Eight masked gunmen have snatched some CHF46 million ($50 million) worth of diamonds from the hold of a Zurich-bound Helvetic Airways plane at Brussels airport without firing a shot, the Belgian authorities have announced.This content was published on February 19, 2013 - 14:58
The gang used two black cars in their daring raid late Monday, grabbed the cache of 120 parcels containing the stones and sped off into the darkness, said Anja Bijnens, spokeswoman for the Brussels prosecutor's office.
"They tried to pass themselves off as police officers," Bijnens added. They reportedly wore outfits which resembled dark police clothing and both cars had blue lights on top, she said.
According to the prosecutor’s office, the criminals were well prepared, and passengers on the Fokker 100 plane saw nothing of what was going on. Police later found one burnt-out vehicle close to the airport and said they were still looking for clues.
The heist was estimated at some $50 million in diamonds, said Caroline De Wolf of the World Diamond Centre in the Belgian city of Antwerp, the world capital of diamond-cutting. She added later that the shipment contained mostly uncut diamonds from Antwerp.
"What we are talking about is obviously a gigantic sum," De Wolf said. Earlier media reports had quoted totals of up to €350 million (CHF430 million).
Hole in the fence
An airport spokesman said the robbers made a hole in the perimeter security fence and drove up to the Swiss passenger plane, which was ready to leave. The robbers got out of the car, flashed machine guns at pilots and Brinks security transport workers before taking the loot from the hold, which was accessed from outside.
Without firing a shot they drove off through the same hole in the fence, completing the spectacular theft within barely five minutes, Bijnens said.
Airport spokesman Jan Van Der Cruijsse could not explain how the area could be so vulnerable to theft. "We abide by the most stringent rules," he said.
The Zurich flight, operated by Helvetic Airways for Swiss International Air Lines, was cancelled. Swiss, part of the German Lufthansa group, said on Tuesday there were 29 passengers and four crew members on board, but declined to comment further, citing the ongoing investigation as the reason.
The insurance for air transport - handled sometimes by airlines themselves or external insurance companies - is usually relatively cheap because it's considered to be the safest way of transporting small high value items, logistics experts say.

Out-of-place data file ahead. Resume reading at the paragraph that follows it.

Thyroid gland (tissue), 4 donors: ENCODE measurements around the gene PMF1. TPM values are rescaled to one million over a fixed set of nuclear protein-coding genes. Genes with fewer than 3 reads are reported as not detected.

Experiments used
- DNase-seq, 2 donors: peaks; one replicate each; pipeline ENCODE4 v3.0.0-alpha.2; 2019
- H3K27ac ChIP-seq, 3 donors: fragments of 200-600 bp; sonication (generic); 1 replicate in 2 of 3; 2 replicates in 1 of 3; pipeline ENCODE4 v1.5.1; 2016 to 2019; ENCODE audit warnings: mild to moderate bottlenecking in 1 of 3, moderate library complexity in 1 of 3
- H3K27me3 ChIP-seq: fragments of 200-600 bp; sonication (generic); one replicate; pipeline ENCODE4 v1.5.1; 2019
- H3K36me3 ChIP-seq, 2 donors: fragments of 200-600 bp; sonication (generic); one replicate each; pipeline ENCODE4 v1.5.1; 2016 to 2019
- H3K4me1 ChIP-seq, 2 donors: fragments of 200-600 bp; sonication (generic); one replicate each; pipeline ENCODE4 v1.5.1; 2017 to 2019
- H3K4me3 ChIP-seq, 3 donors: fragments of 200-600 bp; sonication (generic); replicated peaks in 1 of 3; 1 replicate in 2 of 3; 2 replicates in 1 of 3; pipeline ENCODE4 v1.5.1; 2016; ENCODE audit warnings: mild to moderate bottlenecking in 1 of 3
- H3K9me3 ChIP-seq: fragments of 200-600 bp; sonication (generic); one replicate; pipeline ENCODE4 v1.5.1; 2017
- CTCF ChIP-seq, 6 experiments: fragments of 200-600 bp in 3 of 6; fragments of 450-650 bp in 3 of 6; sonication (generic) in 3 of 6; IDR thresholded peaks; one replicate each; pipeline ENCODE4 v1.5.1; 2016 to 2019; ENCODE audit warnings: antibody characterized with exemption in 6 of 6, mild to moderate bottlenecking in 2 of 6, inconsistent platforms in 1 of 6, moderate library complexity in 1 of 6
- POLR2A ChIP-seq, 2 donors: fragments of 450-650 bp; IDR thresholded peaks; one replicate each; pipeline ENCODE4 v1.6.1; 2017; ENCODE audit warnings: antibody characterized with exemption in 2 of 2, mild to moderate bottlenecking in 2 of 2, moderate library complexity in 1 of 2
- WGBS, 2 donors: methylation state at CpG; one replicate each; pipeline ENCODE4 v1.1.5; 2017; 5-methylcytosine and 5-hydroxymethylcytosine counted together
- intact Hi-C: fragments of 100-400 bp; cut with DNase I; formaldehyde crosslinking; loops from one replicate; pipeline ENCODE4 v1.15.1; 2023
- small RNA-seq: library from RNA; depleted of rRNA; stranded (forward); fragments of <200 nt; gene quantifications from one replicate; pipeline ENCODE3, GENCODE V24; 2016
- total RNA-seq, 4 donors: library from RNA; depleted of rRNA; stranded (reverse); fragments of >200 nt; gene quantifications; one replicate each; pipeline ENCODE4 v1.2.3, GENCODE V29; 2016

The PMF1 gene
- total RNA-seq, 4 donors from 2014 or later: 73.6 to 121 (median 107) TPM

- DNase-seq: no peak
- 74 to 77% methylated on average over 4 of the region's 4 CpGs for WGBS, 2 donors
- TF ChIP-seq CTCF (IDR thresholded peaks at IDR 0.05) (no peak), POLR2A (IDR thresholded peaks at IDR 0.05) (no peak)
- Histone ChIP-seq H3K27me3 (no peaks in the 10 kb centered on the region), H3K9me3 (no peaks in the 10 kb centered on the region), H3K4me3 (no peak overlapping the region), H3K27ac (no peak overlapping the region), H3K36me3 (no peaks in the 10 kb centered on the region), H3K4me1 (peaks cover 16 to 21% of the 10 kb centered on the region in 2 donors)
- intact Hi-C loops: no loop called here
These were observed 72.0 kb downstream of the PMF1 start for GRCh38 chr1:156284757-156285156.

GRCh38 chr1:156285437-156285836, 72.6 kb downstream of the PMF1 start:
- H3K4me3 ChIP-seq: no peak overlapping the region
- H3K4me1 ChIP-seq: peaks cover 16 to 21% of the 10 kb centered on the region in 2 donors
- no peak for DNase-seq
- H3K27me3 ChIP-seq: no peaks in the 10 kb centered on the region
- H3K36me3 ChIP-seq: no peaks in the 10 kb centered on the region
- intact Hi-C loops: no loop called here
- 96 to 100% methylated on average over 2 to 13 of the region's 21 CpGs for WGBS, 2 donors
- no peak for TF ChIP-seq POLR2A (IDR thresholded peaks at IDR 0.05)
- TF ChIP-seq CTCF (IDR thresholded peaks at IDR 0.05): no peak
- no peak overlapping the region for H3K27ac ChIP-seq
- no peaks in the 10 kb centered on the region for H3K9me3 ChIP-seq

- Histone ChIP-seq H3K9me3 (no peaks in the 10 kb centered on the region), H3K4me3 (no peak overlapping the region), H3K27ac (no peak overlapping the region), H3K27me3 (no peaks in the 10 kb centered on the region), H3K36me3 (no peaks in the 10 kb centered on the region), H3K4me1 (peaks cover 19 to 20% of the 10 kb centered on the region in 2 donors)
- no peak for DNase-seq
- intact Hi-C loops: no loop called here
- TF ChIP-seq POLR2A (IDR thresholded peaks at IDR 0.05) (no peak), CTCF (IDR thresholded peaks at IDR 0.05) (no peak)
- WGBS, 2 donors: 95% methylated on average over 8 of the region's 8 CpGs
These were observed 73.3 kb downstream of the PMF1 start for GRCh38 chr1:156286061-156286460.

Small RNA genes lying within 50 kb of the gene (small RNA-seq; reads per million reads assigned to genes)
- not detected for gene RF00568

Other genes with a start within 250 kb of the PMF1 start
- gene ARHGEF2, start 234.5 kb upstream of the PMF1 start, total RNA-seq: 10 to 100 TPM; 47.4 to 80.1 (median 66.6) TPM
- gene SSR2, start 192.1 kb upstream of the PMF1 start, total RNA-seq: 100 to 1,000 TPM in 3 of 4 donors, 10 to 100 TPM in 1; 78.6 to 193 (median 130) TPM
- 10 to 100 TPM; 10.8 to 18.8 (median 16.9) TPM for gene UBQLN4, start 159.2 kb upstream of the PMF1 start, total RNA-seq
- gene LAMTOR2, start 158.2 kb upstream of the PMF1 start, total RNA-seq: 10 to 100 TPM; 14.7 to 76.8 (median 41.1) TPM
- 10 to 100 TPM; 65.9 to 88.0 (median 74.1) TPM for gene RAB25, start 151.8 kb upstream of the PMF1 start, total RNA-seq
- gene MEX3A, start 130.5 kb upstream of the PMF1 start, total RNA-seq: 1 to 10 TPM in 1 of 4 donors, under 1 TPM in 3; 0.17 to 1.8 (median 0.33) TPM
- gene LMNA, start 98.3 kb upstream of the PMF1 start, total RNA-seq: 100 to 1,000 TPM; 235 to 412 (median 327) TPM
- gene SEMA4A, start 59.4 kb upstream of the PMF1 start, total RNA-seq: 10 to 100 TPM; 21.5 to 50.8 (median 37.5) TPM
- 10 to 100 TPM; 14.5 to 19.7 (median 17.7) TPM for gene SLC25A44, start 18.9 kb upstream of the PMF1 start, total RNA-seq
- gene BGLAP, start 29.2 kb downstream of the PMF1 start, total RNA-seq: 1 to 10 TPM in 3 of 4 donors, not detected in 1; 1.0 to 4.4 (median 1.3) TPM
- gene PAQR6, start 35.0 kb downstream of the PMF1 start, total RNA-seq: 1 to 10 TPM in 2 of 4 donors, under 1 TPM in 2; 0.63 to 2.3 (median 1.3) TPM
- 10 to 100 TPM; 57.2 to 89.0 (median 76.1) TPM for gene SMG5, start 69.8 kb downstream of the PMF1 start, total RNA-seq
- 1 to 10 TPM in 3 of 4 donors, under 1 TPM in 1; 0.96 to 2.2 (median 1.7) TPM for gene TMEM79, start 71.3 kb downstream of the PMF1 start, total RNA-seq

Unlike a car or a truck, an airplane cannot be waylaid by robbers once it's on its way, and it is considered to be very safe before the departure and after the plane's arrival because the aircraft is always within the confines of an airport, which are normally highly secured.
Philip Baum, an aviation security consultant in Britain, said the robbery was worrying - not because the fence was breached, but because the response did not appear to have been immediate. That, he said, raised questions as to whether alarms were ringing in the right places.
"It does seem very worrying that someone can actually have the time to drive two vehicles onto the airport, effect the robbery, and drive out without being intercepted," Baum said.
That amount of time would also allow someone to board the plane, he said.
Airports and aircraft are rarely targeted by criminals. But in 1995, for example, robbers managed to access the tarmac at Brussels airport in a car and open the hold of a Swissair aircraft, stealing a package containing six bank pouches with an estimated CHF2 million inside. The money was never recovered.
In January 2001, an uncut 162.5-carat pink diamond worth several million francs disappeared somewhere between Geneva, Zurich and Johannesburg.
Two years earlier, a container with diamonds, travellers’ cheques and machine spare parts was stolen at Zurich airport. It vanished shortly before it was due to be loaded on a flight to South Africa and was only found empty the next day behind a hangar.
A decade ago, Antwerp was the scene of what was probably one of the biggest diamond heists in history when robbers took precious stones, jewels, gold and securities from the high-security vaults at the city’s Diamond Center, yielding loot that police in 2003 estimated to be worth about $100 million.
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